SA, Qatar meet to advance bilateral relations

Wednesday, February 4, 2009

Cape Town - Foreign Deputy Minister Sue van der Merwe is expected to meet with Qatari Assistant Foreign Minister for Follow-up Affairs Mohammed Abdullah Al-Rumaihi are expected to meet in Cape Town on Wednesday to advance bilateral relations.

South Africa and Qatar will meet within the context of South Africa consolidating relations with countries in the Gulf.

Talks will centre on a review of standing bilateral relations; political and economic developments in South Africa, Africa and the Middle East; and economic relations in the fields of defence, science and technology, energy, and arts and culture.

According to a statement by the Department of Foreign Affairs, South Africa and Qatar enjoy good bilateral relations dating back to 1994 and have strengthened over the years. Qatar is strategically of great importance to South Africa as it contains oil reserves of 15.21 billion barrels, while its natural gas reserves exceed 25 trillion cubic meters.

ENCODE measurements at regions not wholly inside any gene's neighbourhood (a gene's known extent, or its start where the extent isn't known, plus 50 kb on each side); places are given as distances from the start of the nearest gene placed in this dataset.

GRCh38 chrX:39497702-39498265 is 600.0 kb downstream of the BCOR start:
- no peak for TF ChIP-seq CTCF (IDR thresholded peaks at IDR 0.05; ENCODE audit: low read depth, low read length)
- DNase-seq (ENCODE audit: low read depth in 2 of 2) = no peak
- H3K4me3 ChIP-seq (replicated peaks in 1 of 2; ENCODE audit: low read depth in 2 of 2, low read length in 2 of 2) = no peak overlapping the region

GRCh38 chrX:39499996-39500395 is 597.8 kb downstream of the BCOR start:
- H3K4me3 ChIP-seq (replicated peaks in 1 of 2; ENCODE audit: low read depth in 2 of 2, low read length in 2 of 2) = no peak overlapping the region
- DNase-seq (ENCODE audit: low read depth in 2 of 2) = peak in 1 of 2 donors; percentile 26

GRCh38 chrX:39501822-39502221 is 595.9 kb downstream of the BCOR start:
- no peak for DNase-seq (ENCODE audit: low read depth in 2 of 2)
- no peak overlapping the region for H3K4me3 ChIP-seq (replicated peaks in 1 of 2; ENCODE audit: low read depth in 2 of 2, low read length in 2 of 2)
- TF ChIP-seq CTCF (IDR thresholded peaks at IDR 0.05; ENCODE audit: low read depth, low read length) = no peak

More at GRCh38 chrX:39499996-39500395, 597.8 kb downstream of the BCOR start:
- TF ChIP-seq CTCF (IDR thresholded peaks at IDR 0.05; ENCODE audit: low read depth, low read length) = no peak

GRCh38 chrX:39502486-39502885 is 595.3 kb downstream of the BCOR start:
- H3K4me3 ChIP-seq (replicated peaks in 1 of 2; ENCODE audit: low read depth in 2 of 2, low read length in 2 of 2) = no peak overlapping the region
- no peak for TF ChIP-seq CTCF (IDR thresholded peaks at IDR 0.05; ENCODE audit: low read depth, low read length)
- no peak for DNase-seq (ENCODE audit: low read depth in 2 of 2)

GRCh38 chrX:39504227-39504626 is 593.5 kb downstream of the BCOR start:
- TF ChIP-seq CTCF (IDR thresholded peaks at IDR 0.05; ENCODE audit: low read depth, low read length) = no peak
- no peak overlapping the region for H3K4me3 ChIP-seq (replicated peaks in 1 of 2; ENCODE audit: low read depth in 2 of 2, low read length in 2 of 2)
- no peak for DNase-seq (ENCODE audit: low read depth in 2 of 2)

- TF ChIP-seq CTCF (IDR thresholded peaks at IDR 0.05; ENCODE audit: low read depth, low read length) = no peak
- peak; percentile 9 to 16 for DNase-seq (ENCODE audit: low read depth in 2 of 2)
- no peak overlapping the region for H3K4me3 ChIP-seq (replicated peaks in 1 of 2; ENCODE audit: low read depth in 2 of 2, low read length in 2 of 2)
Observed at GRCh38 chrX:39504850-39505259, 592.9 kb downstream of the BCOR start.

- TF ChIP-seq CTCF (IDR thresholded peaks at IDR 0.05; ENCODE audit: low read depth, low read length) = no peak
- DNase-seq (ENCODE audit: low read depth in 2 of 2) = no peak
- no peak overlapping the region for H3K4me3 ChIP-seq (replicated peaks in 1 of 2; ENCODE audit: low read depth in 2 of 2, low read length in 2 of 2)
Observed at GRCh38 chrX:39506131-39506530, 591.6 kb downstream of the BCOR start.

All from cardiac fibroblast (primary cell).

The Amir of Qatar visited South Africa in 2002 and then President Thabo Mbeki visited Qatar in May 2008. The Amir remains the only Gulf head of state to have visited South Africa, the department said.

The Arab nation's investment in Africa and South Africa, in particular, through the PME Infrastructure Management Limited Fund totals $400 million.

The fund is investing in infrastructure in Africa and is concentrating on the areas of transportation, communication and energy.

According to the Government of Qatar, South Africa is the biggest beneficiary and of the fund which is considered to be the first investment by the Qatar Investment Authority in South Africa.

South African companies have also enjoyed a beneficial relationship with Qatar and in 2006 Sasol and Qatar Petroleum entered into a $900 million joint venture gas-to-liquid facility at Ras Lafan.

The plant was inaugurated on 6 June 2006 by the Minister of Minerals and Energy Buyelwa Sonjica.

In December 2006, Qatar hosted the Asian Games and several South African construction companies benefited from infrastructure projects related to the Games.

Among these was Murray & Roberts, which finished construction of the multipurpose Khalifa Stadium in Doha in June 2005.

Genrec of South Africa was awarded a R200 million contract to supply all the structural steel for the project.

Future infrastructure and development projects in Qatar over the next few years are likely to be substantial and include new oil and gas facilities, ports, an airport, several new roads, hotels, museums and residential compounds, all offering opportunities for South African companies.

The department confirmed that Qatar enjoys a healthy trade surplus, primarily due to its export of crude oil and petrochemicals to South Africa.